of dancing I suppose... anyhow, yeah cooking is fun.

    > Cooking is kinda my imagination's way of escaping without any social
    > disproval or getting arrested. It's a socially excepted release for my
    > pent up feelings, I guess. All I need to cook is ingredients (like
    > somebody's paints), a little discipline (no don't add icream to that
    > salad) and a rough idea of want I want to create (no fool you can't
    > make a blueberry and steak buckle).
    >
    > What's your reason to cook?


    I bloody well love doing it. I get direct joy from the actual process of
    creation, then another helping when those who I serve the creation to, love
    what I made for them. I love seeing others happy, knowing I had some small
    hand in that is the cherry on the icing on the cake.

    ',;~}~


    Shaun aRe
     
  5. Shaun aRe

    Shaun aRe Guest

    "Monsur Fromage du Pollet" <[email protected]> wrote in message
    news:[email protected]

    To change the taste, texture, and quality of any given food. ',;~}~

    > In my case I cook to express myself. I can't sing, dance, or draw. Any
    > fool can open a box from the freezer and nuke it. So it isn't to
    > survive. As is quite apparent I express myself poorly and can't spell
    > worth a damn.


    Well I can't sing or dance.... oh yeah, well, I do an enthusiastic semblence
    of dancing I suppose... anyhow, yeah cooking is fun.

    > Cooking is kinda my imagination's way of escaping without any social
    > disproval or getting arrested. It's a socially excepted release for my
    > pent up feelings, I guess. All I need to cook is ingredients (like
    > somebody's paints), a little discipline (no don't add icream to that
    > salad) and a rough idea of want I want to create (no fool you can't
    > make a blueberry and steak buckle).
    >
    > What's your reason to cook?


    I bloody well love doing it. I get direct joy from the actual process of
    creation, then another helping when those who I serve the creation to, love
    what I made for them. I love seeing others happy, knowing I had some small
    hand in that is the cherry on the icing on the cake.

    ',;~}~


    Shaun aRe
     
  6. Shaun aRe

    Shaun aRe Guest

    "Monsur Fromage du Pollet" <[email protected]> wrote in message
    news:[email protected]

    To change the taste, texture, and quality of any given food. ',;~}~

    > In my case I cook to express myself. I can't sing, dance, or draw. Any
    > fool can open a box from the freezer and nuke it. So it isn't to
    > survive. As is quite apparent I express myself poorly and can't spell
    > worth a damn.


    Well I can't sing or dance.... oh yeah, well, I do an enthusiastic semblence
    of dancing I suppose... anyhow, yeah cooking is fun.

    > Cooking is kinda my imagination's way of escaping without any social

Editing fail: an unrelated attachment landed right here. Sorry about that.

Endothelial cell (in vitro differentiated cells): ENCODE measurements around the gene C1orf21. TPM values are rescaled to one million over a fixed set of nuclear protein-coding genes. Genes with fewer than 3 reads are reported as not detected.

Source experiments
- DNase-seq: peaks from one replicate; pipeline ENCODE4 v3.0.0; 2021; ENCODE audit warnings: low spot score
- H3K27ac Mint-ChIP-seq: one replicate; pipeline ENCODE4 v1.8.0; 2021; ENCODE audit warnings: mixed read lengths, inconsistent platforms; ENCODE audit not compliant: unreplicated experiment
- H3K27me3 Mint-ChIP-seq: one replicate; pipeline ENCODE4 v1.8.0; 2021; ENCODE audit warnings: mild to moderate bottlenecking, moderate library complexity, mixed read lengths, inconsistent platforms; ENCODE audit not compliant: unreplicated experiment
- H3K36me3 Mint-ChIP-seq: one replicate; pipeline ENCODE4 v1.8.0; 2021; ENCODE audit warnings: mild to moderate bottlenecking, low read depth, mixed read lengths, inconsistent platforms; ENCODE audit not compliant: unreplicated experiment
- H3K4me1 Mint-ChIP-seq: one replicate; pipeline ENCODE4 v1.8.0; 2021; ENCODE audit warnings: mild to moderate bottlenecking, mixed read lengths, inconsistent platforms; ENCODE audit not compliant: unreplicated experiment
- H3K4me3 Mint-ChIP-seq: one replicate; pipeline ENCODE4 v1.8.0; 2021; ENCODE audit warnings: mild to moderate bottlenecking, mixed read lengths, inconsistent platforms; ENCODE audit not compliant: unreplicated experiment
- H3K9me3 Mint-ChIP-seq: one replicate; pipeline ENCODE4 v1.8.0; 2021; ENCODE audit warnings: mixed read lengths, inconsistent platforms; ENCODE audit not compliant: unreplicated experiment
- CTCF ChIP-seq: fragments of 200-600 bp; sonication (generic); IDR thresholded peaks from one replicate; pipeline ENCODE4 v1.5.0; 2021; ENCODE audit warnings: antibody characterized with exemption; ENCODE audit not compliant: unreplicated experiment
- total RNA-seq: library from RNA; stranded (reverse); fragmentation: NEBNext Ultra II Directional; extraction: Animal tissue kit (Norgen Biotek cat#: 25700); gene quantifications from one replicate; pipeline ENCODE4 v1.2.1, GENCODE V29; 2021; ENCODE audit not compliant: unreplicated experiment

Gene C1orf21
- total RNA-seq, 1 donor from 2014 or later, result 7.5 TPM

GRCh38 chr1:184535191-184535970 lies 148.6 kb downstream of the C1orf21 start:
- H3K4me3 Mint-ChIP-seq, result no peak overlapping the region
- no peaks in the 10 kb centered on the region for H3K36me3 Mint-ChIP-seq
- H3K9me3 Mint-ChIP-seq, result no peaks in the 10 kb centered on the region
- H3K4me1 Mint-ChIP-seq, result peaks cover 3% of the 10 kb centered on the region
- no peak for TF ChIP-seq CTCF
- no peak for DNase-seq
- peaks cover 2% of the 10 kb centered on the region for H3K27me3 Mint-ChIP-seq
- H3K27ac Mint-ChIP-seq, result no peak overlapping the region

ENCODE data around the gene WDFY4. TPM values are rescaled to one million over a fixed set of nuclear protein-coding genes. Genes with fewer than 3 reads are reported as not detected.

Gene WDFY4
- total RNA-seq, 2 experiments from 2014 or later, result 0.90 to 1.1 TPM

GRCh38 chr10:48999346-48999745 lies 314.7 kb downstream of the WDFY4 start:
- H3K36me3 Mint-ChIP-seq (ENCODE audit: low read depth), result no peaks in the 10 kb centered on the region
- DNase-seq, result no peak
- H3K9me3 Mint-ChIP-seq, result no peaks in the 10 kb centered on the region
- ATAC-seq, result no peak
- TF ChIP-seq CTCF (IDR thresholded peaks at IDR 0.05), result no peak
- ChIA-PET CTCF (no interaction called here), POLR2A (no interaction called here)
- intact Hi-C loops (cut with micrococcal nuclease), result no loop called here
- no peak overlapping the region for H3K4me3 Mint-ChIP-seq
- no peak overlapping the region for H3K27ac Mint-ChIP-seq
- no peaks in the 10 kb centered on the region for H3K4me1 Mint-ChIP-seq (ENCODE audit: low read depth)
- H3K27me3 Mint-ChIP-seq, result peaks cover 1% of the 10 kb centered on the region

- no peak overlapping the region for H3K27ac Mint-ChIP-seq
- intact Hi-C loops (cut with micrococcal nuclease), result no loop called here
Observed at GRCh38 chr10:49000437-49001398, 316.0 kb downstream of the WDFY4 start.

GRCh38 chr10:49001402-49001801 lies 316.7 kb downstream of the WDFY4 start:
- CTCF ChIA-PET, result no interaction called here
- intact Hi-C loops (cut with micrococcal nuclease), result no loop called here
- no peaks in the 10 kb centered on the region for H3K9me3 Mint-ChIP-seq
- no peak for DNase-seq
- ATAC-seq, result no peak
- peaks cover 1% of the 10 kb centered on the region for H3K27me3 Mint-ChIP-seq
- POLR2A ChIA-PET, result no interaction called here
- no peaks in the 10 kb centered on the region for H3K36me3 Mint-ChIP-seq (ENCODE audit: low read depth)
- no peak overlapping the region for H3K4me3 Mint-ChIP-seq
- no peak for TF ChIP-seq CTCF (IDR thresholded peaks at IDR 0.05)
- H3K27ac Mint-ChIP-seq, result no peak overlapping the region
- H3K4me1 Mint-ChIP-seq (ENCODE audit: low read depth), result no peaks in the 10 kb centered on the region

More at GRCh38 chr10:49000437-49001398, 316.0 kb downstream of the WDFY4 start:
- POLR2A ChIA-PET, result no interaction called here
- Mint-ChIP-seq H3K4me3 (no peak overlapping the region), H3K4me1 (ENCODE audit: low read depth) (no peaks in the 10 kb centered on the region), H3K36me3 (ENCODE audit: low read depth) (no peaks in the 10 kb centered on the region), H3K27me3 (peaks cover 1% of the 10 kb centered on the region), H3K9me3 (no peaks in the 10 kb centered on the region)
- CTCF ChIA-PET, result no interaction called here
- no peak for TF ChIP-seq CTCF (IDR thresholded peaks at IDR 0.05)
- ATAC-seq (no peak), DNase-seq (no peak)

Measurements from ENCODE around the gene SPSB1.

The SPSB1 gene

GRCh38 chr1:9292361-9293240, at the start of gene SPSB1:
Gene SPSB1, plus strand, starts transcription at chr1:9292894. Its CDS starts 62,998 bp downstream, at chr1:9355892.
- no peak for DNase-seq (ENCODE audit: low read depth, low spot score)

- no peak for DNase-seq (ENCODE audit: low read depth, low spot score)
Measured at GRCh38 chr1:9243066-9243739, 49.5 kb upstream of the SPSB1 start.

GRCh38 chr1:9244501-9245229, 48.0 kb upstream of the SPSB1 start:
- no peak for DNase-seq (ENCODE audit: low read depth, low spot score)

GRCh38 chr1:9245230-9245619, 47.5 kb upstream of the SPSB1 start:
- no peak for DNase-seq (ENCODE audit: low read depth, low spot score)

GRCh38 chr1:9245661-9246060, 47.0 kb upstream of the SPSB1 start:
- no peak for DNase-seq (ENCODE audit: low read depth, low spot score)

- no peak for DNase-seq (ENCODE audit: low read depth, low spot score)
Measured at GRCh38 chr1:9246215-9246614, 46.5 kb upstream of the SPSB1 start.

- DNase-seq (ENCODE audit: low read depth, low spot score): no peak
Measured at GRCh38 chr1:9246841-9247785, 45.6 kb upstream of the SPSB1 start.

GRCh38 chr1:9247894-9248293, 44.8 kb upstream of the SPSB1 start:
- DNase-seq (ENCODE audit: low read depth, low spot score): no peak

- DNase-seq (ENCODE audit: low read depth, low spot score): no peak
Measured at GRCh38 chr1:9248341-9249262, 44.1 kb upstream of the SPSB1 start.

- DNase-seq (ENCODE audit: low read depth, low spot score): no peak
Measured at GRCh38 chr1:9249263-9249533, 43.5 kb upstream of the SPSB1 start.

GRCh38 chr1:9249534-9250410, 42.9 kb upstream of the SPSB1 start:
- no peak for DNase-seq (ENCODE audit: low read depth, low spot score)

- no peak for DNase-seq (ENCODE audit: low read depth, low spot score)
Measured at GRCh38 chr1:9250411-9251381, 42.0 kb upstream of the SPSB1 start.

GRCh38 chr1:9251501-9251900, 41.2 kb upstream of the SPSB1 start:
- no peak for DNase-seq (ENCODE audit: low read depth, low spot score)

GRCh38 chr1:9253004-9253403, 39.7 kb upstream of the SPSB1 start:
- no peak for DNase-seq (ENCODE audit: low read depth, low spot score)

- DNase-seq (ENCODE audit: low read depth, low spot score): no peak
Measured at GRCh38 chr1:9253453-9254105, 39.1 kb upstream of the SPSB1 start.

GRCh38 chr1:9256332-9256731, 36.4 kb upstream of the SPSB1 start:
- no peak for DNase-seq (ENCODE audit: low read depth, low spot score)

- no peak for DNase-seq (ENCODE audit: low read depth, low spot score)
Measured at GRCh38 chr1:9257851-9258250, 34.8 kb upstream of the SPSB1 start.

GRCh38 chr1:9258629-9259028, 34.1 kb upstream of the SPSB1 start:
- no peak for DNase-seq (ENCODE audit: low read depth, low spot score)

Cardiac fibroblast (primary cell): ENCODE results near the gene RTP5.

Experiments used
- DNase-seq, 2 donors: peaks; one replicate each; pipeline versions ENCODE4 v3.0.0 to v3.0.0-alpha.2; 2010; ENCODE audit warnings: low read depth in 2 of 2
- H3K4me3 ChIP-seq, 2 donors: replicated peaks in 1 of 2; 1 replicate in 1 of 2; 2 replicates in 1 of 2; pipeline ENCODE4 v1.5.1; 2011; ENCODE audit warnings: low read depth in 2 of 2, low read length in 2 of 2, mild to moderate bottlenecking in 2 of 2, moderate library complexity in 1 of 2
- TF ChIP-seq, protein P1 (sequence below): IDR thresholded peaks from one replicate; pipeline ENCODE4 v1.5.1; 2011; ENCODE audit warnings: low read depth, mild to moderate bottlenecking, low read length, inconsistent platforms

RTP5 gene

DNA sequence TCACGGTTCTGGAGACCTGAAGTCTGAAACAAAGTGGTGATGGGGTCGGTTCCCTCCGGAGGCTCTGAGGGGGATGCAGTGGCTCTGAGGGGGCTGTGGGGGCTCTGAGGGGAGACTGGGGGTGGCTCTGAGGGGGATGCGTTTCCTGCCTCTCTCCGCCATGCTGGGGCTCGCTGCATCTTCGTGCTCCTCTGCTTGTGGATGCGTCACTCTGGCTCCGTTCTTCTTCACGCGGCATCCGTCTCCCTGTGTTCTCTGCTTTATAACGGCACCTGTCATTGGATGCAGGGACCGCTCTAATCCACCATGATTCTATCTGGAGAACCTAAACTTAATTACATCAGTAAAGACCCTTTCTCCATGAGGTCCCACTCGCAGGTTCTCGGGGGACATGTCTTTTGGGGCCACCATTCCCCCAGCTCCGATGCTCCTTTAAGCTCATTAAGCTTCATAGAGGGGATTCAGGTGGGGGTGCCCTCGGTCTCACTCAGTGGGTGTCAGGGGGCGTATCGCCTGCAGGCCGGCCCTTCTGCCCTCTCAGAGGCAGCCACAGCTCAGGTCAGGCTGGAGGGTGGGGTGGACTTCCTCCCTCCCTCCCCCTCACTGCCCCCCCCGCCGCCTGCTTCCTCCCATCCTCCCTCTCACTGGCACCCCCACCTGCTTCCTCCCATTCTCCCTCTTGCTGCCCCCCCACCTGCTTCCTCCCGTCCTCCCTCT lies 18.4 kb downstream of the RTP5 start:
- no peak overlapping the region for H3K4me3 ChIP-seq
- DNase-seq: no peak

> disproval or getting arrested. It's a socially excepted release for my
    > pent up feelings, I guess. All I need to cook is ingredients (like
    > somebody's paints), a little discipline (no don't add icream to that
    > salad) and a rough idea of want I want to create (no fool you can't
    > make a blueberry and steak buckle).
    >
    > What's your reason to cook?


    I bloody well love doing it. I get direct joy from the actual process of
    creation, then another helping when those who I serve the creation to, love
    what I made for them. I love seeing others happy, knowing I had some small
    hand in that is the cherry on the icing on the cake.

    ',;~}~


    Shaun aRe
     
  7. Shaun aRe

    Shaun aRe Guest

    "Monsur Fromage du Pollet" <[email protected]> wrote in message
    news:[email protected]

    To change the taste, texture, and quality of any given food. ',;~}~

    > In my case I cook to express myself. I can't sing, dance, or draw. Any
    > fool can open a box from the freezer and nuke it. So it isn't to
    > survive. As is quite apparent I express myself poorly and can't spell
    > worth a damn.


    Well I can't sing or dance.... oh yeah, well, I do an enthusiastic semblence
    of dancing I suppose... anyhow, yeah cooking is fun.

    > Cooking is kinda my imagination's way of escaping without any social
    > disproval or getting arrested. It's a socially excepted release for my
    > pent up feelings, I guess. All I need to cook is ingredients (like
    > somebody's paints), a little discipline (no don't add icream to that
    > salad) and a rough idea of want I want to create (no fool you can't
    > make a blueberry and steak buckle).
    >
    > What's your reason to cook?


    I bloody well love doing it. I get direct joy from the actual process of
    creation, then another helping when those who I serve the creation to, love